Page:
Mrs Sue Tudge (Deputy Designated Safeguarding Lead).
Abigail Smith (DDSL)
Gwen Abbott: (DDSL) and Online Safety.
KEEPING YOUR CHILDREN SAFE.
At Christ Church CE Primary School we want to make sure that children are given the best chances to thrive and get optimum life opportunities. We also need to ensure they are protected from neglect or abuse.
We would like to share with you here some school policies and practices that children are taught in order to live healthy lifestyles and to encourage them to keep themselves safe.
School policies are in place to ensure that there is a consistent approach to keeping children safe and healthy throughout the school. Adults have a tremendous impact on young children and with this in mind adults at Christ Church CE Primary School:
• promote a happy, caring and safe school
• are conscientious and hard-working
• work within agreed policies of the school
• encourage children to think for themselves, ask questions and find answers
• create an environment of trust whereby children feel secure
• challenge and support children in their learning
• work closely with other agencies such as education psychologists, the Learning support Team, the Behaviour Support team, Social Services, school nurses and paediatricians.
There are numerous policies in place to safeguard the children that can be found on our website. Hard copies are available upon request. They include:
Child Protection – this is sensitive area in which all staff receive annual training. School and other services for children and families all work together to support the needs of children. Our safeguarding policy which includes child protection can be viewed by parents on the school website. Hard copies are available on request. A particular aspect of child protection involves the internet and e-safety. We make sure our pupils do not access unsuitable material on our computers and tablets. Please ensure you have the necessary security and parental blocks on your devices at home. As part of our safeguarding training all staff are trained to identify child sexual exploitation including online exploitation. We need to ask ourselves as parents, `Do we know who our children are talking to online? Would our children tell us about a `new’ person who suddenly starts communicating with them? How often do we check the devices they are using?’ Also please be mindful about the age rating on films and games as the rating is there for a reason.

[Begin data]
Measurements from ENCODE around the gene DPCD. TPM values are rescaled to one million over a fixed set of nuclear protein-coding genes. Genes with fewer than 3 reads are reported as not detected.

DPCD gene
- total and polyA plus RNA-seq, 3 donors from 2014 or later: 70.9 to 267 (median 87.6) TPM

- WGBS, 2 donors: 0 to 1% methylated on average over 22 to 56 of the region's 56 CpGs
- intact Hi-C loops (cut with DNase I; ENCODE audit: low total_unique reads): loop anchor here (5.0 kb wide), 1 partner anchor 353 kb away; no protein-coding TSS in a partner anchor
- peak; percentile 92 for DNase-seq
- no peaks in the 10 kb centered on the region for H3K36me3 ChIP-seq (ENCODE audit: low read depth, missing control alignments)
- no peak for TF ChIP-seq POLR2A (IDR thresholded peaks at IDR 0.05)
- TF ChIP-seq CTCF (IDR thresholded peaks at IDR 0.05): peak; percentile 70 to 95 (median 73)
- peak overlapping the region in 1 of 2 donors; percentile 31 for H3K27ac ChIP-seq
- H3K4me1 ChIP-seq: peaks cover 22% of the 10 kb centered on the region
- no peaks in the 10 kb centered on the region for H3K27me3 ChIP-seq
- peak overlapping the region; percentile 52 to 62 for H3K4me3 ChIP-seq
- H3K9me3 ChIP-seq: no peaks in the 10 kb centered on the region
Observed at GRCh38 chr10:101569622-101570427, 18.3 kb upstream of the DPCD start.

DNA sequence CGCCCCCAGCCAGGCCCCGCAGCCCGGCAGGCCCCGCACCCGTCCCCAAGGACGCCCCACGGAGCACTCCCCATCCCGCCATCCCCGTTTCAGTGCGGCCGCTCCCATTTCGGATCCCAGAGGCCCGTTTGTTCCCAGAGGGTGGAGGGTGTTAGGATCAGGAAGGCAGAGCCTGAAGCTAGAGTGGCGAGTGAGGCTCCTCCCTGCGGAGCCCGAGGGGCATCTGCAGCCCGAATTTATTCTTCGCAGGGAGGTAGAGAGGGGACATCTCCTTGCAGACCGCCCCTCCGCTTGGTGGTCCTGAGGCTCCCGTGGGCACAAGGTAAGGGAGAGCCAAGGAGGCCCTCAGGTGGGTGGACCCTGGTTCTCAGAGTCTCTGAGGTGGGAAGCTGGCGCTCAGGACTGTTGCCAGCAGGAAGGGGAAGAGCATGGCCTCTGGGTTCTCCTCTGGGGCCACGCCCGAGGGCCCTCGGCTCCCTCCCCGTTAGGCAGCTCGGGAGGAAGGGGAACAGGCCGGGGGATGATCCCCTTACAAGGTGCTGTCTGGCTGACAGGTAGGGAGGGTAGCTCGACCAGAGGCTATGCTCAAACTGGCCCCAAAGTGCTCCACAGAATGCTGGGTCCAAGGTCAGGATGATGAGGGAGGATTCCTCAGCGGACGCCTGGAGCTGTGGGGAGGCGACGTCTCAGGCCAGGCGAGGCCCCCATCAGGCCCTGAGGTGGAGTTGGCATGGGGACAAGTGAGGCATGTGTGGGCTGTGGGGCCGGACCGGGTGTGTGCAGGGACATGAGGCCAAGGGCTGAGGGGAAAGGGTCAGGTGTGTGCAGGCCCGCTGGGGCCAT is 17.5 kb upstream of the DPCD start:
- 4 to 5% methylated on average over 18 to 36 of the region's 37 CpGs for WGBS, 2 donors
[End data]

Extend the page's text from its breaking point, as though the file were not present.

Attendance – children’s attendance at school is monitored on a daily basis and absences are followed up. If absences cause concern, some cases will be referred to the Educational Welfare Officer.
Behaviour – high standards of behaviour are expected both in school and out of school. However, as we all know children do fall out from time to time. Where this is the case we ensure the incident is dealt with sensitively by an adult who gives both children time to explain what the problem is and who then helps the issue to be resolved. Children are often reminded about our school rules and they know that we have them in order for everyone to be happy and keep safe.
Health and safety – everyone here at Christ Church CE Primary School knows they have a responsibility to ensure children and adults are able to work in a healthy and safe environment. The school has several fully trained paediatric first aid members of staff who deal with accidents should they occur.
Curriculum – through the planned curriculum we ensure that the issues of healthy eating, physical exercise and safety are taught. This aspect is enhanced by the many visitors to school, e.g. police officers who talk to the children about issues such as e-safety, the road safety team.
Staff recruitment and selection –Governors and the school ensure that all staff new to the school and volunteers who work in school on a regular basis undertake a DBS check and full references are acquired before the person takes up post.
We all know that children thrive better and are able to reach their full potential when school and families work closely together. All of us here at Christ Church are totally committed to this. If you have any questions about anything raised in this section then please feel free to contact me.
Please click on the links below to see our safeguarding documentation, information about first aid and information on online safety.
Key changes in the 2023 Keeping Children Safe in Education Document include:
Explicitly tell job applicants about online searches
The new KCSIE guidance states that schools and colleges must let potential candidates know that online searches will be done as part of due diligence checks ahead of their interview.